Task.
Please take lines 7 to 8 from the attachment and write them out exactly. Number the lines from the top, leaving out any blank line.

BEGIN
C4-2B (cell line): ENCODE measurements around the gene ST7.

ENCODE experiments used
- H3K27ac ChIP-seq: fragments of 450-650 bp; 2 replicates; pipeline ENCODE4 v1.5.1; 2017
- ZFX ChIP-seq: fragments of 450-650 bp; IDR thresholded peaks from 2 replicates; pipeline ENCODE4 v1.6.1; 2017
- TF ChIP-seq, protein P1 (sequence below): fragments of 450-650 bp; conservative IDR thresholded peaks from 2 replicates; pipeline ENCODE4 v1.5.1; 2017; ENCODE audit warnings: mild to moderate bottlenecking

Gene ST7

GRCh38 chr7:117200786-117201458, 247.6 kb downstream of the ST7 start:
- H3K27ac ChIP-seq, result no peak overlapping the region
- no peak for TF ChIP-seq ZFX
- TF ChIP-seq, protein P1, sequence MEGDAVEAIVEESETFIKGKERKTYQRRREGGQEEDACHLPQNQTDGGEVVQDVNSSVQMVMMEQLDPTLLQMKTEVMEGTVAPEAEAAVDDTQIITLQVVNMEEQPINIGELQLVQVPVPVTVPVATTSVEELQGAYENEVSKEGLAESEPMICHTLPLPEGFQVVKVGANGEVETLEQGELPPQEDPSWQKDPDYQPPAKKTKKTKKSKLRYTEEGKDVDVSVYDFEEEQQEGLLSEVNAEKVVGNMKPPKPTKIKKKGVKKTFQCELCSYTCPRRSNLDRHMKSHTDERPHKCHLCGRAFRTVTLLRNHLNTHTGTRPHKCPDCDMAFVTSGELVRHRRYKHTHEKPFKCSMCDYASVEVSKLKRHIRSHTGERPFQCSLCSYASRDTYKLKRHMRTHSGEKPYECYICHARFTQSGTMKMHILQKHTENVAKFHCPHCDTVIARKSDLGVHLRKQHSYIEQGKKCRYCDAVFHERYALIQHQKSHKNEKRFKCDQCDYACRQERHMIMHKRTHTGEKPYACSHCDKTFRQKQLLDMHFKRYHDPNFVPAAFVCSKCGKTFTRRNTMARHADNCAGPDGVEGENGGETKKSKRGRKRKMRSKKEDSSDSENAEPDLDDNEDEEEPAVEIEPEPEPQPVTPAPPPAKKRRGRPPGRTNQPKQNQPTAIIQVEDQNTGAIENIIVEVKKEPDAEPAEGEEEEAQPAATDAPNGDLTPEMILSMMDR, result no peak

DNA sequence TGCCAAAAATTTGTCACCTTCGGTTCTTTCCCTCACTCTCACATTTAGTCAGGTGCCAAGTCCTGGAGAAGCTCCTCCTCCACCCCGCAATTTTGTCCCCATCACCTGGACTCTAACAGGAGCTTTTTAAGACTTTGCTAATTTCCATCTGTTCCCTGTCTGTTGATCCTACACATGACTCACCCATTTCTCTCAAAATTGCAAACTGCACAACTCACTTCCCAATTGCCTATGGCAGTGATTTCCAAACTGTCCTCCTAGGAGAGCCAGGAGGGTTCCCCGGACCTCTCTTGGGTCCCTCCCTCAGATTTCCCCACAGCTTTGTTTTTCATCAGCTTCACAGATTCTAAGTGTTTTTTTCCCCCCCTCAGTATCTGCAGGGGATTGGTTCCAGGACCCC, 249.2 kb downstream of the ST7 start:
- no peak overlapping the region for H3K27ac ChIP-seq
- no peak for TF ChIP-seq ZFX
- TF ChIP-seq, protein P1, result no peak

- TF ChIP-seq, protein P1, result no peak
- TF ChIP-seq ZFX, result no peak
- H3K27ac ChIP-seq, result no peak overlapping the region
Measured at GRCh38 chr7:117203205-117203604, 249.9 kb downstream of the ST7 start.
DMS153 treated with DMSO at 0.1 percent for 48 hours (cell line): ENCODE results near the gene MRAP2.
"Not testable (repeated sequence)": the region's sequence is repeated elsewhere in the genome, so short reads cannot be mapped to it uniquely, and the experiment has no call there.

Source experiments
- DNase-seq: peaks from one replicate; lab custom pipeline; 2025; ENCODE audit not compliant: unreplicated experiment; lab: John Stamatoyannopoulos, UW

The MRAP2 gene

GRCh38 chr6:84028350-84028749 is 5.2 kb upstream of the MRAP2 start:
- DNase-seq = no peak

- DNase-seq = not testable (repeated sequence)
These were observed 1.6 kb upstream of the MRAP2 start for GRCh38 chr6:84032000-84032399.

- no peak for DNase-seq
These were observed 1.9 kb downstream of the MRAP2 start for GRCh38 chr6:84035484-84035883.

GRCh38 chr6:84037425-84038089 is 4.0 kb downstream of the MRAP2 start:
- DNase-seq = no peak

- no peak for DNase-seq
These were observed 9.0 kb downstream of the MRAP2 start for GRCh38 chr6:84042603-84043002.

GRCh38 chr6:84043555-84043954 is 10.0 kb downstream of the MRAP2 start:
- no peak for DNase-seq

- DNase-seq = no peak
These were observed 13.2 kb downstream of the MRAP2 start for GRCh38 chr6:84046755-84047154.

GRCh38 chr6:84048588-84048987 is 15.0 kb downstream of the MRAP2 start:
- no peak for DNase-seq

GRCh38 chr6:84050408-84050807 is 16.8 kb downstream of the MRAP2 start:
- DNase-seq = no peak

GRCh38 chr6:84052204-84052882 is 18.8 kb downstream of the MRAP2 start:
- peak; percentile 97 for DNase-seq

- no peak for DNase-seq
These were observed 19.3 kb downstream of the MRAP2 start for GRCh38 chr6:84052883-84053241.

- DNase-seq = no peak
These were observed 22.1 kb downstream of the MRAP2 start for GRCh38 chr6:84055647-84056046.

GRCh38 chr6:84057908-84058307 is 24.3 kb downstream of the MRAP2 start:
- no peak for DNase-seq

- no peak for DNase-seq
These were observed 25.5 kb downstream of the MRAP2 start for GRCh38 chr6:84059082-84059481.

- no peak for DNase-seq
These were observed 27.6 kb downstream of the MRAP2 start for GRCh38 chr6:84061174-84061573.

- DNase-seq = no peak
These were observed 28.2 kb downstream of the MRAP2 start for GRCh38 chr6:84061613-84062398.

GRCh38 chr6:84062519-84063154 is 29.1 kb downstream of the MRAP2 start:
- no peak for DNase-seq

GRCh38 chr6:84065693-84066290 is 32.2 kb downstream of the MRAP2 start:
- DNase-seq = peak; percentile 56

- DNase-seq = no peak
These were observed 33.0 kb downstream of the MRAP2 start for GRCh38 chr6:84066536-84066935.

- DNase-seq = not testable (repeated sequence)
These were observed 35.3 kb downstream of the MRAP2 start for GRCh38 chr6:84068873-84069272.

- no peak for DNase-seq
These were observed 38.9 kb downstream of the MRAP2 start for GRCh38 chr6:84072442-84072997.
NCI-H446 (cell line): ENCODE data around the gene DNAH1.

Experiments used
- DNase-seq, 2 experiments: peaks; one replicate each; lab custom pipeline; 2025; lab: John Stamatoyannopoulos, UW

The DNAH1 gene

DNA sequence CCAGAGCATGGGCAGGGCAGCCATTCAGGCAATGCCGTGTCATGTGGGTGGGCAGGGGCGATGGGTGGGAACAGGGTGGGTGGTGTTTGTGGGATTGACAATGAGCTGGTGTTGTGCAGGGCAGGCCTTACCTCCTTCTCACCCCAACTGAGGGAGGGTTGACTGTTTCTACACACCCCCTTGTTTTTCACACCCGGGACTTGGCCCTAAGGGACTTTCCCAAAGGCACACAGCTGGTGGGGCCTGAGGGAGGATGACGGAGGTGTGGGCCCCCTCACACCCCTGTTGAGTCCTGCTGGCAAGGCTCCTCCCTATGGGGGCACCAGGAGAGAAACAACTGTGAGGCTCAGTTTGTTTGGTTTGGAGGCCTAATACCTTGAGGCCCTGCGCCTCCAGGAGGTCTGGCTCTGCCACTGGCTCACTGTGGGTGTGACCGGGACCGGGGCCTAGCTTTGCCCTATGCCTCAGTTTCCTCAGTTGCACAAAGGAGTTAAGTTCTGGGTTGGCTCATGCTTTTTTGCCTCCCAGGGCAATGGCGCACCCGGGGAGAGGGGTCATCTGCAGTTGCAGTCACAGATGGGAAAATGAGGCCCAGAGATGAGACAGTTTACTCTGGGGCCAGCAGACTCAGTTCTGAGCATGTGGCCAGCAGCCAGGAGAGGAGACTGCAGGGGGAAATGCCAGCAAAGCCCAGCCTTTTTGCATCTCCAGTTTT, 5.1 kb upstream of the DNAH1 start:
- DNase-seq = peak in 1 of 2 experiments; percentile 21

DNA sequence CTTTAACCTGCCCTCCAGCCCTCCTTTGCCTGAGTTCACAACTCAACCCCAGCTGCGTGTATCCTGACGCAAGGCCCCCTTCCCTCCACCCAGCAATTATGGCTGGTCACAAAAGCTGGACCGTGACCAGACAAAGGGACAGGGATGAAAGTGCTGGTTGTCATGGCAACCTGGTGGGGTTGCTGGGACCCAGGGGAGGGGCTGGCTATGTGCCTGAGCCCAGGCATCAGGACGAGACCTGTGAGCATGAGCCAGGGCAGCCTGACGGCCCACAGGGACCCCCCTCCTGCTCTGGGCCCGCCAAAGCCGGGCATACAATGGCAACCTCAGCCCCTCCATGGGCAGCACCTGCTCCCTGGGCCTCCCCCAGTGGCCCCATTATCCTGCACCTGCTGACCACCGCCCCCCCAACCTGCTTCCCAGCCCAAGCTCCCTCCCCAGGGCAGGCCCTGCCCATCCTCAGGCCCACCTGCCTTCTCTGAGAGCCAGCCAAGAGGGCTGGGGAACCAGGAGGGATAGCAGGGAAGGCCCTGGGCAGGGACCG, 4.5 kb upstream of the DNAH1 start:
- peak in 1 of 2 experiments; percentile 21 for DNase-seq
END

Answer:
GRCh38 chr7:117200786-117201458, 247.6 kb downstream of the ST7 start:
- H3K27ac ChIP-seq, result no peak overlapping the region